The first was in Kinnelon, where an interview with the principal swiftly moved into a meeting with the superintendent. Before he knew it, he was being offered a job.
“I sat there, totally silent. I didn’t know what to say because the only thing going through my mind was that I had four other districts that were yet to interview me,” Spiller remembers. “So I didn’t say a word; I was in shock.”
The silence paid off—the superintendent quickly offered to put him on the second rather than first step of the guide.
“That was my first negotiation, and I didn’t even know I was doing it,” Spiller quips.
Because he had already made the commitment to interview with the other four districts, he kept his appointments, but ultimately took the job in Kinnelon. He spent that first year working under an emergency certification, teaching honors physics, chemistry, and biochemistry while serving as head hockey coach and as an assistant coach for lacrosse. Again a rookie, rushing from post to post, he found it challenging and intense, but working with his students and players was incredibly rewarding.
Spiller shared his office with another science teacher, Fred Vafaie, hired in the same year, but with several more years of experience as a teacher and NJEA member.
“Fred was super pro-union, and from Day One he was in my ear saying, ‘Go talk to the union rep—tell him this, show him that!’ He was a veteran teacher, so he knew the value of the association, and he knew how it could help as a resource, support structure, and much more.”
“Of course, like most new teachers, I remember thinking, ‘I’m just trying to survive!’” Spiller said.
A few years later, both Spiller and Vafaie moved on to Wayne Township. Now Spiller could see what Vafaie had said about the association, and he was ready to get involved. He approached Eileen Bannat Hayes, who was Wayne Education Association (WEA) president at the time and offered to help with anything the association needed. Hayes didn’t hesitate to take Spiller up on the offer.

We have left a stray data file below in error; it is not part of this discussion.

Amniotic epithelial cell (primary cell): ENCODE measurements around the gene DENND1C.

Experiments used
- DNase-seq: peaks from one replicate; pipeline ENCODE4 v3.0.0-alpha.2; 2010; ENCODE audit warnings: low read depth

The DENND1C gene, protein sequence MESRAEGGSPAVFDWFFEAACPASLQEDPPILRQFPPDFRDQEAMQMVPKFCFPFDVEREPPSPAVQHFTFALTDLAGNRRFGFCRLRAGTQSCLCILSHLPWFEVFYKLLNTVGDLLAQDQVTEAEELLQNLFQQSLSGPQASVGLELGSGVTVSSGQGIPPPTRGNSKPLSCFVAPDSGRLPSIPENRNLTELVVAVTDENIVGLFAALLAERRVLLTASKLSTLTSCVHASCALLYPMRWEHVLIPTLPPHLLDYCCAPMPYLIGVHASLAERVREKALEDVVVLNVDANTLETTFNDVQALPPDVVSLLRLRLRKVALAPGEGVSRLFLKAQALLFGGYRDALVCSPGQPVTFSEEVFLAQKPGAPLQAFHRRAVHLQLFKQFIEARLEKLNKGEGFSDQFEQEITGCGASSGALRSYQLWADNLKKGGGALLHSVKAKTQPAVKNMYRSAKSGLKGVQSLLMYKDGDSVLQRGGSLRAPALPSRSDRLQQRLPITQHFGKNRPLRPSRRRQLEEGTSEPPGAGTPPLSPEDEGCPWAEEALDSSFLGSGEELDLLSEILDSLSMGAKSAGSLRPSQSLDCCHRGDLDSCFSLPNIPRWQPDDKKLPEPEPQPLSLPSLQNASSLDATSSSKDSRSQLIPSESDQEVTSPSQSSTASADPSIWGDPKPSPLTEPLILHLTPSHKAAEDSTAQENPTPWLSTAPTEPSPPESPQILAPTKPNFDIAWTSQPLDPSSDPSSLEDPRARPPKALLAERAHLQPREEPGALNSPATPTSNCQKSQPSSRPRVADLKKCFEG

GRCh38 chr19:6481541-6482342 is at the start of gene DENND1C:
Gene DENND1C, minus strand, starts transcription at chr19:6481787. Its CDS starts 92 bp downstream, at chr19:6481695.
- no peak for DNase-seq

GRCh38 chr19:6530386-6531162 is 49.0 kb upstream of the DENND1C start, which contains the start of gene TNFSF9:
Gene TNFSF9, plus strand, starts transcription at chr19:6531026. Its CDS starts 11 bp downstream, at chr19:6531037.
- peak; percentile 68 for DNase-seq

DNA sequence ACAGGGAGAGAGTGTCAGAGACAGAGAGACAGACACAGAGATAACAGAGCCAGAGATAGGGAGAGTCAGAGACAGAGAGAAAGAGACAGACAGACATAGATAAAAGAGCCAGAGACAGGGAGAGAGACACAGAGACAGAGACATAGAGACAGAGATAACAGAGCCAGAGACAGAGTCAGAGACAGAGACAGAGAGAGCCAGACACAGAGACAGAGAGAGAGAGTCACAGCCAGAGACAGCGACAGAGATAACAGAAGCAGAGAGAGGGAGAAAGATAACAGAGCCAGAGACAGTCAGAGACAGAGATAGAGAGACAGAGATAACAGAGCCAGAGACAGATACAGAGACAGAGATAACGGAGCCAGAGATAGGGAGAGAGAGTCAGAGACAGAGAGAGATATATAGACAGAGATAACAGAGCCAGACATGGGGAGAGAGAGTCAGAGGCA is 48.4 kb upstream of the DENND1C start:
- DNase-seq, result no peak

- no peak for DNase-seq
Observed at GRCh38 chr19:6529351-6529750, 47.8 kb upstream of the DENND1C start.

It wasn’t long before Spiller was an officer in WEA. By 2007, with Hayes’ and the whole local association leadership’s enthusiastic support, Spiller became WEA president.
Along the way to becoming WEA president, Spiller served as the local association’s representative to the Passaic County Education Association (PCEA), taking a position on its executive board in 2005. There he met one of his most important mentors, PCEA President Joe Cheff.
“I’ve always had great mentors and supporters, but I would say quite simply that I would not be sitting in this position as the incoming president of NJEA without Joe Cheff,” Spiller says.
Mr. Cheff—as Spiller has always addressed him—impressed upon Spiller the importance of strong relationships with the entire education stakeholder community including local, county, and state association members and leaders, parents, mayors, town council members, state and federal lawmakers, freeholders (now county commissioners), community organizations, and others.
“Joe really opened me up to the importance of political engagement, how to interact with decision-makers, and why politics matter,” Spiller says. “And he took me right in. He showed me everything. It’s a real testament to him that he was always looking to grow new leaders and was never threatened by it. He was always inclusive and always willing to help. He is phenomenal.”
Spiller represented PCEA on the NJEA Congressional Contact Committee. NJEA President Barbara Keshishian appointed Spiller to chair the committee. As chair, Spiller worked closely with now retired NJEA lobbyist Wayne Dibofsky, who recognized Spiller’s leadership potential. Amidst several of their countless political conversations, Dibofsky encouraged Spiller to think seriously about his long-term future in NJEA, either as a staff member or in association leadership. Even then, Spiller was confident that association governance was the direction he wanted to go.